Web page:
Traffic source conversion rates can vary just as much as industry conversion rates. Here are a few various traffic sources for you to consider:
There are more that we haven’t included here, but you get the general idea.
Device conversion rates have done some strange things over the past decade. In the past, most sales came from desktop computers, and even though this is still true, mobile retail e-commerce sales have exploded. They’re expected to go beyond $430 billion in 2022.
You can view conversion rates of desktops, phones, and tablets below:
You can calculate your conversion rate by dividing the number of conversions you get within your chosen time by the number of people who visited the page or website you’re tracking.
This is your conversion rate formula:
Conversion rate = (conversions/total visitors) * 100%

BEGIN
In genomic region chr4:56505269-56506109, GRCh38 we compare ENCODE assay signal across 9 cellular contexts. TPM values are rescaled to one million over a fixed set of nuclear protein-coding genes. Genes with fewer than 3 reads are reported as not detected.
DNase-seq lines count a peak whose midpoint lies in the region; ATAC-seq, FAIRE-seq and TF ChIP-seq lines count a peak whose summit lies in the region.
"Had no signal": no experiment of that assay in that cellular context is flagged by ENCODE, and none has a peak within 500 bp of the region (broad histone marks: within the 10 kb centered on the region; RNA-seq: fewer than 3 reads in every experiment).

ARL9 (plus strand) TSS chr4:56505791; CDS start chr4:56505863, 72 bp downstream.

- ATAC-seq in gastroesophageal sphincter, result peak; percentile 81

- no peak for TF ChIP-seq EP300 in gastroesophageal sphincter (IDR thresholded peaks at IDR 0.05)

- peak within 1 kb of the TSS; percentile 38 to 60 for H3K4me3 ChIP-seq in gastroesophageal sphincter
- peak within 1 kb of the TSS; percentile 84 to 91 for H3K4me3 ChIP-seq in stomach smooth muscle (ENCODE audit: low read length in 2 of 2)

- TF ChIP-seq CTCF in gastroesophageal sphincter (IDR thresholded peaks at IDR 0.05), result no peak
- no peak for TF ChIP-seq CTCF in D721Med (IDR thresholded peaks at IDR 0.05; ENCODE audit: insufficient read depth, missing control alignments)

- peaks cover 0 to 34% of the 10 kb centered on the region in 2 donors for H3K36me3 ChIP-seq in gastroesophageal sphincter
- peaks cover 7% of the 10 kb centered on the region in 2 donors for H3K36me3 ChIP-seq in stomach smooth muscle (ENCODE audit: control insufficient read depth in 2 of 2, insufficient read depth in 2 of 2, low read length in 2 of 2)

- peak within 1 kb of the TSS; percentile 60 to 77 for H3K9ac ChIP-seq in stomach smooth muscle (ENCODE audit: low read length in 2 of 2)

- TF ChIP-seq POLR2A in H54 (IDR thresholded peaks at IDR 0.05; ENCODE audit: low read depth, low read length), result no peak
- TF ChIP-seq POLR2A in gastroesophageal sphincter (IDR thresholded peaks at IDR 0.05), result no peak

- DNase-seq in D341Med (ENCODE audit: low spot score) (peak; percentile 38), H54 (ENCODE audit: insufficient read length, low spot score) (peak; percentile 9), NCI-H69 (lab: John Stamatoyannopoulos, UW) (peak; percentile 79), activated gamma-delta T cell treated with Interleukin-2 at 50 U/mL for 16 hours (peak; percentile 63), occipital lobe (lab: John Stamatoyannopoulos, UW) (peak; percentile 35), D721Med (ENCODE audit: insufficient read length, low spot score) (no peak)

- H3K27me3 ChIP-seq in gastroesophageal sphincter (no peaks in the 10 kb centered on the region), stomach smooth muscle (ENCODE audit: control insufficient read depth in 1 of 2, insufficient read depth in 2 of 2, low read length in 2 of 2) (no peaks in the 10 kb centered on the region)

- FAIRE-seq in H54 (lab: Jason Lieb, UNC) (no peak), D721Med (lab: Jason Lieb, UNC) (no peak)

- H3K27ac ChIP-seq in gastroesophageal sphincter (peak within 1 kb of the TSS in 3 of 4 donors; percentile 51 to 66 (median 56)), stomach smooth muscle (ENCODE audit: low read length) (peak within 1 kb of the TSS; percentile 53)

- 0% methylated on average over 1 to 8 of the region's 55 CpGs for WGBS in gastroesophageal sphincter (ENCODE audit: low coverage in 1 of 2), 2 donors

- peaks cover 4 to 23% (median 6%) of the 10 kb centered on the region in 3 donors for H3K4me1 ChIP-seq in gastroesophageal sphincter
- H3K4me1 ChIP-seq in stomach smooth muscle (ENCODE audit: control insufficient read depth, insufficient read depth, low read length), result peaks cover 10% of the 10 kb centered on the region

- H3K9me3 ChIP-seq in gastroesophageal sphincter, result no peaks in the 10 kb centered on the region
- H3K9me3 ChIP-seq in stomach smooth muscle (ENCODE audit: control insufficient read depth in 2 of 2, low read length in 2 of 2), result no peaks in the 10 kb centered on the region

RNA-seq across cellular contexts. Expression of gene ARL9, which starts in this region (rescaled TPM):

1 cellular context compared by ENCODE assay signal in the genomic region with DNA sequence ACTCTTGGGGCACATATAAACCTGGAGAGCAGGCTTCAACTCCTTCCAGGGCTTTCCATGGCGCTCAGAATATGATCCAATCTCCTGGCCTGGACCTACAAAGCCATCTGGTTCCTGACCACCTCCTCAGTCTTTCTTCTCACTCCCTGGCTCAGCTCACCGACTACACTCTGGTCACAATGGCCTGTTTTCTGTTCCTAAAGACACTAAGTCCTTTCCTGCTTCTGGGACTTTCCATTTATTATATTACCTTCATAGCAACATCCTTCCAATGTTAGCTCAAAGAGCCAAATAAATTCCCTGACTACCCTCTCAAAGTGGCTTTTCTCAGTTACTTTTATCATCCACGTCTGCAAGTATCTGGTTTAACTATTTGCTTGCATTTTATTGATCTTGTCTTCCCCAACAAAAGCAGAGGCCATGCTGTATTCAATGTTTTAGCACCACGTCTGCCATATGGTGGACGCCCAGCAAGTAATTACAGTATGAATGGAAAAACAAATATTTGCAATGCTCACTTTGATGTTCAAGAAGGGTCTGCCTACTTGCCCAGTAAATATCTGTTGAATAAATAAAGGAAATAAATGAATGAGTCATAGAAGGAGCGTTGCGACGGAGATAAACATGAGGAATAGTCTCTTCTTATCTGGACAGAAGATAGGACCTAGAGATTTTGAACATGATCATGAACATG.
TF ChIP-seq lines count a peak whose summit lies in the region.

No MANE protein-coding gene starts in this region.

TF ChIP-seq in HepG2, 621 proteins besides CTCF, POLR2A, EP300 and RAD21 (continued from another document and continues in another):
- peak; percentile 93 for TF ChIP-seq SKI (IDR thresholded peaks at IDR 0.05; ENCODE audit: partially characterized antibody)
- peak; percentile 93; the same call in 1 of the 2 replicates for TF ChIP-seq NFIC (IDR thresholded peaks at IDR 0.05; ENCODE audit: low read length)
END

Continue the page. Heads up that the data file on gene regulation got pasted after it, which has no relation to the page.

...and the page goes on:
A conversion event moves someone from being just a visitor to your website to being a visitor who generates income. Visitors can generate income for you in multiple ways, from purchasing a product or service directly from you to clicking on ads on your site to making purchases using your affiliate link. A visitor doesn’t have to directly give you their money to generate revenue for you.
A conversion event can be as complex as a completed product purchase or as simple as a customer adding something to their cart.
Below, we’ve listed some examples of what you could count as a conversion:
This isn’t an exhaustive list of what types of actions you can track as conversions, but it covers the big ones.
Click conversion rate is calculated as:
Click conversion rate = (converting visitors/total visitors) *100%
This calculates the percentage of website visitors that turned into a sale, no matter how many times the same visitor made a purchase. When you have a lot of repeat customers, this is a metric that can be useful for your business.
You can track your conversion rate on your website via various methods, including:
Google Analytics is the most popular because it tracks all traffic throughout your website and includes conversion tracking as a feature. It’s convenient to have these metrics all in one place, and the best part is that Analytics is free. Other software listed above is paid subscriptions.